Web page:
Operation Mercy Iraq operates a community-based rehabilitation (CBR) project for Syrian refugees and internally displaced people living in the camps.
On our first visit with Rania*, who we knew had a disability in her lower extremities, we found her unable to move, stand up, or perform any daily activities. Her father said that he had always been impacted whenever he saw a person with a disability. “God gave me two persons with disabilities in my family; my daughter and my mother,” he said. His mother is not able to walk or speak.
A doctor taught us how to help Rania through physical therapy and we have followed-up with her and visited twice a week. Initially we were doing the exercises for her, as she was unable to do the exercises by herself because her body was cramped and heavy. Rania was depressed with no hope in life or even desire to improve. We added to the encouragement that her loving father and supportive mother were giving her, to try to give her hope to move forward.
We taught the family how to do the exercises with Rania and told them that the exercises needed to be done three times each day. We identified long and short-term goals which we shared with her mother and sister. We encouraged them and communicated the importance of their role in Rania’s progress. We soon noticed gradual physical and emotional improvements.
After a while Rania’s legs became strong and flexible enough for her to walk using a walker. Her mother was elated when she saw her daughter’s progress, and this encouraged her to take even better care of Rania. Her mother told us that Rania loves us so much and she can’t wait for the days when we go and visit her. “I don’t want you to leave and I feel sad when I don’t see you,” Rania said.
As her flexibility and strength improved, we taught her how to do the exercises by herself without any help. At first, she complained that it was too difficult for her to do them on her own. However, we explained to her that doing them on her own would produce even more flexibility and strength. Rania welcomed our encouragement to persevere and we coached her on how to use a rope to pull her feet and legs during the exercises. After consistently trying, she was soon able to do the exercises on her own.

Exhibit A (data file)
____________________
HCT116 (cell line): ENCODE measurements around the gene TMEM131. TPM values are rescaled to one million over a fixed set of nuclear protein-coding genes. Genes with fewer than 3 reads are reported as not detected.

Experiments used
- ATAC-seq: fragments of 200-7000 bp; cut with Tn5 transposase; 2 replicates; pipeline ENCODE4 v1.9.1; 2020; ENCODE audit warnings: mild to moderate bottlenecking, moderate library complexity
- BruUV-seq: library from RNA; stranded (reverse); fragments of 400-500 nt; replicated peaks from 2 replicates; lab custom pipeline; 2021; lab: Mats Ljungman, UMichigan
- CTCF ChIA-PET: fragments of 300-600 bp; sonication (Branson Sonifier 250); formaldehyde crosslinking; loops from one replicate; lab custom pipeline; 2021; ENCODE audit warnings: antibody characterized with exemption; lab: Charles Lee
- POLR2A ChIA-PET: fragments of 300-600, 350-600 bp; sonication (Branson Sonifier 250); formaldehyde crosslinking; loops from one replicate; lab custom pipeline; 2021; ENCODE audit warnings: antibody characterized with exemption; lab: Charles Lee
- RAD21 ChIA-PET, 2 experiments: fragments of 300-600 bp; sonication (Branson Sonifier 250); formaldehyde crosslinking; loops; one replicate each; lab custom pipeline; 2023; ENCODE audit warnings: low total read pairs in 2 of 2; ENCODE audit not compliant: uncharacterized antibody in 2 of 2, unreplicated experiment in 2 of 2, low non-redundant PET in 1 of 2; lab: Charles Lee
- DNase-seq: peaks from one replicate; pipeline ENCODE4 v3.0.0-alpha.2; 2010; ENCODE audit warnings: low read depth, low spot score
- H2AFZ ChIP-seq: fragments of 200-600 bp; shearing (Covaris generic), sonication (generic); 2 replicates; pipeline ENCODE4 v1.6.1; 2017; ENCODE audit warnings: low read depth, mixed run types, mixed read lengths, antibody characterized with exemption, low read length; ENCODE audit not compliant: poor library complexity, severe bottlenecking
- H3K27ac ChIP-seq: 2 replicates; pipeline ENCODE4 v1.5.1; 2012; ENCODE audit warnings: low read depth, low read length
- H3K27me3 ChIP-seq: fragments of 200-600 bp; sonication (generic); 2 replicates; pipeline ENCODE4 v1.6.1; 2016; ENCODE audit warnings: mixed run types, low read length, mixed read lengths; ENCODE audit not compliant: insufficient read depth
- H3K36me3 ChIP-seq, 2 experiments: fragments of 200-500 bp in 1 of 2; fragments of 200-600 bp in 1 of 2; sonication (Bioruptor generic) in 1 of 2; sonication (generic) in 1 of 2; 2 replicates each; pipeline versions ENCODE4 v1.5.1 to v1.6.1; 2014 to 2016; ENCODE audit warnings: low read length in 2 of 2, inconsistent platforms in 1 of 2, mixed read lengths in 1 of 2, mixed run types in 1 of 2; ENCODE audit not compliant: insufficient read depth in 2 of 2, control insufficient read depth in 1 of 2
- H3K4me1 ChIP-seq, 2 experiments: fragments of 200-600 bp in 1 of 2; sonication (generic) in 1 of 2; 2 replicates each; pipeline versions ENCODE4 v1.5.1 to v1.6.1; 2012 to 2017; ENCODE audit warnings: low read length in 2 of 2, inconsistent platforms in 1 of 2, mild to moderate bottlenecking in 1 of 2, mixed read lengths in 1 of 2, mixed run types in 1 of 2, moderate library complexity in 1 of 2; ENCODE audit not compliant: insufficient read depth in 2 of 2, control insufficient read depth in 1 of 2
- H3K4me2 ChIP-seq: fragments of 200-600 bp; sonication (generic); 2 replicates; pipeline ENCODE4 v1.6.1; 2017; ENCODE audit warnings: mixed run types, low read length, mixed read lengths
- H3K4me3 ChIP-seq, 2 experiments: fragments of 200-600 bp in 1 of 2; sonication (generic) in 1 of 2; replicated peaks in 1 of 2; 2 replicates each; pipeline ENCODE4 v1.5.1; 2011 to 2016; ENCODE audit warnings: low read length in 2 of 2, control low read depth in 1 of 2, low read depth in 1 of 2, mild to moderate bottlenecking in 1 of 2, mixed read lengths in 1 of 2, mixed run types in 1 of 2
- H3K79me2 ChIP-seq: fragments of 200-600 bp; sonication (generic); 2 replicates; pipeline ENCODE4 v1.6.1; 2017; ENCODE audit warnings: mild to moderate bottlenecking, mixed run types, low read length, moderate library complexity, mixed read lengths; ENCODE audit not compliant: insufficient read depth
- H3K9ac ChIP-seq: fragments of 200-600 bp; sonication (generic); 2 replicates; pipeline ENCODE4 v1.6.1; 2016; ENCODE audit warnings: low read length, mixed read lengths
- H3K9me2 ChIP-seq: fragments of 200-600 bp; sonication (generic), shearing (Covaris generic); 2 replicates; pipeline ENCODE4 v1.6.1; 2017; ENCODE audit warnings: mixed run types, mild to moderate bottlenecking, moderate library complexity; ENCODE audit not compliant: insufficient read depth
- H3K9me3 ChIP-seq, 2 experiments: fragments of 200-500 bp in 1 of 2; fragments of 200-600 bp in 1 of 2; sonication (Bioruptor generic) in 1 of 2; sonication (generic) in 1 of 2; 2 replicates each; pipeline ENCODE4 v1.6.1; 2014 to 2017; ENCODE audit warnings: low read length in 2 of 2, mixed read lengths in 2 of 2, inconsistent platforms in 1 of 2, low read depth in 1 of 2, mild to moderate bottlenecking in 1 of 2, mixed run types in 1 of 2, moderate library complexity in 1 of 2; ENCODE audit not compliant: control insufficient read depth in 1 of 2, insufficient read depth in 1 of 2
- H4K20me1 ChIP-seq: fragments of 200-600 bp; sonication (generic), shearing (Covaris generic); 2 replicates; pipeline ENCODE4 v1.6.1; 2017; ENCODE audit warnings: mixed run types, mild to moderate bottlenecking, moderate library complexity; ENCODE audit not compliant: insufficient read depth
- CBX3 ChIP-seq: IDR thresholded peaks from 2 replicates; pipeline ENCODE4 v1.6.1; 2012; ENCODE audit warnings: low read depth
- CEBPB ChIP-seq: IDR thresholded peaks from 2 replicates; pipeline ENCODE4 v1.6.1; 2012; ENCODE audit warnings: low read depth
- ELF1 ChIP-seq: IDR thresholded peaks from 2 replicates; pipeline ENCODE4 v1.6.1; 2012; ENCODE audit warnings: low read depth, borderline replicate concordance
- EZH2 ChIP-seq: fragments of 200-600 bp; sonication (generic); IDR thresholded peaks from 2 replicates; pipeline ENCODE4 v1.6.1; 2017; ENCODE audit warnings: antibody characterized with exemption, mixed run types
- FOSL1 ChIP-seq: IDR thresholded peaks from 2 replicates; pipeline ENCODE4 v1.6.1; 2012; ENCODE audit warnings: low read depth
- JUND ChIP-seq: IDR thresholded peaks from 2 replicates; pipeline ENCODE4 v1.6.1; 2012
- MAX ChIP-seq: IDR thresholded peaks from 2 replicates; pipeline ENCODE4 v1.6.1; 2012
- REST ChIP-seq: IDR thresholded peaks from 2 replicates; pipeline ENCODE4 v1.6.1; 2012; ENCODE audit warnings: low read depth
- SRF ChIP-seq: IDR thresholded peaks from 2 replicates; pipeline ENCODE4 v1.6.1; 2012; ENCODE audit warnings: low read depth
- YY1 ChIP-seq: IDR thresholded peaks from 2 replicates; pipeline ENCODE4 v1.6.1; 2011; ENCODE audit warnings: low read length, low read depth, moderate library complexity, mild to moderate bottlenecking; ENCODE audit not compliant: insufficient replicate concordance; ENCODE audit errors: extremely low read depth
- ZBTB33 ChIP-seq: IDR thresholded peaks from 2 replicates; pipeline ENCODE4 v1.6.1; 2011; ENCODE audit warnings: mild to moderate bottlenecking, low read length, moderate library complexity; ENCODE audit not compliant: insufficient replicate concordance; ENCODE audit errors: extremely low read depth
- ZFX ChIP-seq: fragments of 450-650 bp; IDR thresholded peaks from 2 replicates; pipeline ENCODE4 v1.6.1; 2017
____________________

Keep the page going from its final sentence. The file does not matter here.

Though it was difficult initially, with persistent effort and encouragement, over the course of a month, Rania was able to take one step! It was a joy to watch her reach this goal. We knew it was important to focus on strengthening and stretching her legs and back so that she could walk more easily. The doctor recommended using two pillows filled with sand to help stretch her legs and gave he us helpful exercises for her back. Her mother had the pillows made and we were able to get to work right away, thanks to her mother’s care and persistence.
One day during a visit, Rania enthusiastically said, “I have a surprise for you!" The surprise was wonderful! She stood up on her own and took three steps without any support or help! Her parents exclaimed: “If you hadn’t come into our lives and followed up on her condition, she would not have reached this point.”
It brought us all great joy that we could work together to help this precious girl move from lying flat on her bed, hopeless, to walking, learning to read and write, and helping her mother wash the dishes! We will continue to visit and work with Rania and her family to see even greater progress.
* Name changed